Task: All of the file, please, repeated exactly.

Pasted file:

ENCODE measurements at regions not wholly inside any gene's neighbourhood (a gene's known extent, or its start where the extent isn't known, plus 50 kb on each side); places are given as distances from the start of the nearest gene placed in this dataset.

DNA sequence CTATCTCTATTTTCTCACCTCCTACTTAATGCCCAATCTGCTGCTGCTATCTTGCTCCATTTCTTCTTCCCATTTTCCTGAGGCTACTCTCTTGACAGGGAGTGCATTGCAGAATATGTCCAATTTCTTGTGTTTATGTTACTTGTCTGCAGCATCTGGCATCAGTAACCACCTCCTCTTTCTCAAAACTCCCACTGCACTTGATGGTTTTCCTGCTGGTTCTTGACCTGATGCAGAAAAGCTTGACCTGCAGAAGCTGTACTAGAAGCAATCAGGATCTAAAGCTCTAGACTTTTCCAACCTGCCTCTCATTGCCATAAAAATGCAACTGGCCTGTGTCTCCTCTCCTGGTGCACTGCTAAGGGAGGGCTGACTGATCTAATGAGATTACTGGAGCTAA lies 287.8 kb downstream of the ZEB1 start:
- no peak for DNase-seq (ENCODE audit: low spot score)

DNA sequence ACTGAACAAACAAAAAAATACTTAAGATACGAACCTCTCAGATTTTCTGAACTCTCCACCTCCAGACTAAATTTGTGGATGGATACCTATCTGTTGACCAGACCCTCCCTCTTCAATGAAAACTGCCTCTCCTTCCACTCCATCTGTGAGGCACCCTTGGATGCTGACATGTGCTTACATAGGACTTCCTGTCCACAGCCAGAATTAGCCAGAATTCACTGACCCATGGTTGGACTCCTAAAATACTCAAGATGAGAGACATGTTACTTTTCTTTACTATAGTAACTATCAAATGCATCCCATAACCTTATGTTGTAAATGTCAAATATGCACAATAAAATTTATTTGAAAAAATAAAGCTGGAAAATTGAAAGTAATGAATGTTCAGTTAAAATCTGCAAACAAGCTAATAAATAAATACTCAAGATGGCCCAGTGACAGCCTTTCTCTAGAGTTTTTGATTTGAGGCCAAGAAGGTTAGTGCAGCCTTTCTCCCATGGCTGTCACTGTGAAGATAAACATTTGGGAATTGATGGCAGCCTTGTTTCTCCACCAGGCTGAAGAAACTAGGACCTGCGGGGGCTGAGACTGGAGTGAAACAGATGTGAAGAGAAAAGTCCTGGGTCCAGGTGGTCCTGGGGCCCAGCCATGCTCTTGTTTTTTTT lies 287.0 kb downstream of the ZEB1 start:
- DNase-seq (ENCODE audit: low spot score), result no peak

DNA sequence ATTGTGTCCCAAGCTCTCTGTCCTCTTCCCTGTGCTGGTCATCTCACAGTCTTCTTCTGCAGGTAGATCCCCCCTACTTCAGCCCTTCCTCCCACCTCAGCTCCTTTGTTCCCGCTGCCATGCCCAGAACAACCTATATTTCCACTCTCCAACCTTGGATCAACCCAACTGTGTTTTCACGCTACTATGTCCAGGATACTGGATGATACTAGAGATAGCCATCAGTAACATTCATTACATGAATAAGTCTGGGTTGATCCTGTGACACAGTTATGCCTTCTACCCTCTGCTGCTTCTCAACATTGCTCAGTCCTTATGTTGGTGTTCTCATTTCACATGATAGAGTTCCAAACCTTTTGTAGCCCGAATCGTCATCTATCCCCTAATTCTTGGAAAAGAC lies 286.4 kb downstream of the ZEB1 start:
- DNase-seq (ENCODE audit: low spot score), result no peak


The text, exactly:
ENCODE measurements at regions not wholly inside any gene's neighbourhood (a gene's known extent, or its start where the extent isn't known, plus 50 kb on each side); places are given as distances from the start of the nearest gene placed in this dataset.

DNA sequence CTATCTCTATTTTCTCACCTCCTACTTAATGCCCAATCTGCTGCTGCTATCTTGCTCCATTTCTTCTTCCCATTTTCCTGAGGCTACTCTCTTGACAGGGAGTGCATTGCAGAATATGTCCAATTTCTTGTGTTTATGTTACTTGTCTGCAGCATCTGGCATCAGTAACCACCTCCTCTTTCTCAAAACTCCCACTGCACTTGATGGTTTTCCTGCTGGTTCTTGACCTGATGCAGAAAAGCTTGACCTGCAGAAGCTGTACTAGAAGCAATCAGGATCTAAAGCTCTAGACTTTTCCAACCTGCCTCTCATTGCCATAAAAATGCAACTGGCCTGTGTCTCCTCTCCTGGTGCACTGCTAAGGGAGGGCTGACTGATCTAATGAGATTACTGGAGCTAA lies 287.8 kb downstream of the ZEB1 start:
- no peak for DNase-seq (ENCODE audit: low spot score)

DNA sequence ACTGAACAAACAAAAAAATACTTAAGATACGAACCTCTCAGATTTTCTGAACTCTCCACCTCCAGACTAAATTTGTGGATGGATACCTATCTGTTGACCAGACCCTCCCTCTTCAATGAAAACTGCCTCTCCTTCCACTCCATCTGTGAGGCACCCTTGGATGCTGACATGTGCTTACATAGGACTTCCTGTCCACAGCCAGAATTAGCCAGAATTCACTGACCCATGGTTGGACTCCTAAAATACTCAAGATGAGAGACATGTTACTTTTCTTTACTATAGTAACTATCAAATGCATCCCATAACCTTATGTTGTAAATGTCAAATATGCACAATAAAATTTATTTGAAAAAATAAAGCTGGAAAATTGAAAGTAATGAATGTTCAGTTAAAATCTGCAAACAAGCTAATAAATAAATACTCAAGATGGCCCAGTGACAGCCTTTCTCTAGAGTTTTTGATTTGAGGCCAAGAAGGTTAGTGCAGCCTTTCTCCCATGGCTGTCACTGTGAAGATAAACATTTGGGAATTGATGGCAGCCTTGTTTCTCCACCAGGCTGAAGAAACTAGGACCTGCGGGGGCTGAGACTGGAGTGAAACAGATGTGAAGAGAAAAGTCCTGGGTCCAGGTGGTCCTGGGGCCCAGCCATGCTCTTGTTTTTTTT lies 287.0 kb downstream of the ZEB1 start:
- DNase-seq (ENCODE audit: low spot score), result no peak

DNA sequence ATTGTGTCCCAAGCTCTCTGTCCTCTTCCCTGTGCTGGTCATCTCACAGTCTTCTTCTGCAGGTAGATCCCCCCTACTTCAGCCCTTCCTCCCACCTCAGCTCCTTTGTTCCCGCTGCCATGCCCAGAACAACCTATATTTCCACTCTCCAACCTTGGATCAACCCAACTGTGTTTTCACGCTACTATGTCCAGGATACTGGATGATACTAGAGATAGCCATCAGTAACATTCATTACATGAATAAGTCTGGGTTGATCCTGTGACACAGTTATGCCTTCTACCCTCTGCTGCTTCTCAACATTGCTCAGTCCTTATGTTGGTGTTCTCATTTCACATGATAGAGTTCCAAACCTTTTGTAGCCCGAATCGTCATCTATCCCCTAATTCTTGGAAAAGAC lies 286.4 kb downstream of the ZEB1 start:
- DNase-seq (ENCODE audit: low spot score), result no peak